In a 2003 article, Dr. Neal Barnard traced some of the history of the movement to push cheese, which was already well underway. In 1996, a federal program helped Subway with a plan to sell an extra 70,000 pounds of cheese. Dr. Barnard says that in 1975 the average American consumed 15 pounds of cheese per year. By 1999, enabled by the federal government, the cheese industry had raised that number to an average of 30 pounds per year.

The U.S. Department of Agriculture made a special report to Congress in 2000 which included mention of how the government had helped the cheese manufacturers in convincing fast-food franchises “to make sure that cheese was prominently displayed in menu items.”

Millions and millions

In the same year, a program officially sanctioned by the government helped Wendy’s sell 2.25 million pounds of cheese in a special promo program for the Cheddar Lover’s Bacon Cheeseburger. Another government-enabled campaign for the Ultimate Cheese Pizza, a Pizza Hut creation, helped that corporation peddle 5 million pounds of the stuff in six short weeks.

Then there was the Cheese Forum, to which a Dairy Management Inc. executive brought a visual presentation about how to get the retailers on board, which Dr. Barnard describes like this:

One slide asked the question ‘What do we want our marketing program to do?’ and then gave the answer: ‘Trigger the cheese craving.’ Mr. Cooper concluded with a cartoon of a playground slide with a large spider web woven to trap children as they reached the bottom.

Four years later the Dairy Council touted cheese as the country’s #1 snack food.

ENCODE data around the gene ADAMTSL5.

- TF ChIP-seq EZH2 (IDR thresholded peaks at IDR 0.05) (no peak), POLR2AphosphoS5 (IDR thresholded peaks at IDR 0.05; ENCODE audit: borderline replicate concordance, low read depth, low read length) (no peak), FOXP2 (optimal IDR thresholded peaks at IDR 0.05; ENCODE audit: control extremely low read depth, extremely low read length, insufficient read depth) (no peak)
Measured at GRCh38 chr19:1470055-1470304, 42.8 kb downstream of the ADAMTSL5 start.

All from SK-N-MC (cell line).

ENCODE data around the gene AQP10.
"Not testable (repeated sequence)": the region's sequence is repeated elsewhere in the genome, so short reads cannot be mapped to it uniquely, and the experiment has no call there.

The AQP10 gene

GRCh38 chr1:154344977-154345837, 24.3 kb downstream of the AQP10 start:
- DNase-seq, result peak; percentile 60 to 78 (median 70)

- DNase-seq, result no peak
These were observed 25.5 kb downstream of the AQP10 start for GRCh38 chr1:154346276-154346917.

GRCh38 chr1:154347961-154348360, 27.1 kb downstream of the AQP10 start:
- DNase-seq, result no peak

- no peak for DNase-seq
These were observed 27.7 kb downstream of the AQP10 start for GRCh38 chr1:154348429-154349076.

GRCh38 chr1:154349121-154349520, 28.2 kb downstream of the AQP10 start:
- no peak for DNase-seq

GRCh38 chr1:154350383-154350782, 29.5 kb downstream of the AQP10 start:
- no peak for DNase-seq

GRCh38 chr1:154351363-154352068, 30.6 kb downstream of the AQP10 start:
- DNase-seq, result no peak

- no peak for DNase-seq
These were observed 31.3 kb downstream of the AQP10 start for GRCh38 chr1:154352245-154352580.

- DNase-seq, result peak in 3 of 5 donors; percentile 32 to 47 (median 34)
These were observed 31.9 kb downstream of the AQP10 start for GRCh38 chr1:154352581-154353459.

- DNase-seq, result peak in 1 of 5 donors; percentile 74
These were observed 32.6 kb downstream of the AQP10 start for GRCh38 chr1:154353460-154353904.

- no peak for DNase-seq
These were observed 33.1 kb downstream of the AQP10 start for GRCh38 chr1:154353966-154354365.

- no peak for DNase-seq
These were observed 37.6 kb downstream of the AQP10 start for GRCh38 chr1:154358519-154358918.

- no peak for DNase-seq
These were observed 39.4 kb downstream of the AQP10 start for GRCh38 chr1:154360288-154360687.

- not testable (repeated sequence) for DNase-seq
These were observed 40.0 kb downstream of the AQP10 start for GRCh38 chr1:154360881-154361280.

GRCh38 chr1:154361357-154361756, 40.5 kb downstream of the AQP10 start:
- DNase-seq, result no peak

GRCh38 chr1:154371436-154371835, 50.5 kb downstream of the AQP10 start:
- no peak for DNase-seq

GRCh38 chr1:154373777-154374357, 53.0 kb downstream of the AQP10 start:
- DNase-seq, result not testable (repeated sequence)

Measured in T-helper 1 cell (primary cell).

In 2011, nothing had changed and the government was still on both sides. About this conflict of interest, body builder and personal trainer Kevin Richardson wrote:

The recent revelation that the US Department of Agriculture had been working with fast food restaurants to increase the amount of cheese that people eat in pizzas while the administration talks [about] fighting a war against obesity is a classic example…. Our tax dollars subsidize everything from price supports to marketing and food promotion programs.

And how is the egregious conflict of interest faring today? A March 2014 AlterNet article by Martha Rosenberg describes the USDA “marketing creation” known as Dairy Management, which employs 162 people, all determined to induce Americans to eat more cheese. She says this about the efforts of our very own Department of Agriculture on behalf of the “double your cheese” team:

Dairy Management … received $5.3 million from the USDA during one year, for an overseas dairy campaign, which almost equals the total $6.5 million budget of USDA’s Center for Nutrition Policy and Promotion — the group that cautions us about fatty foods like cheese. Yes, the government is talking out of both sides of its mouth when it tells the public what to put in its mouth.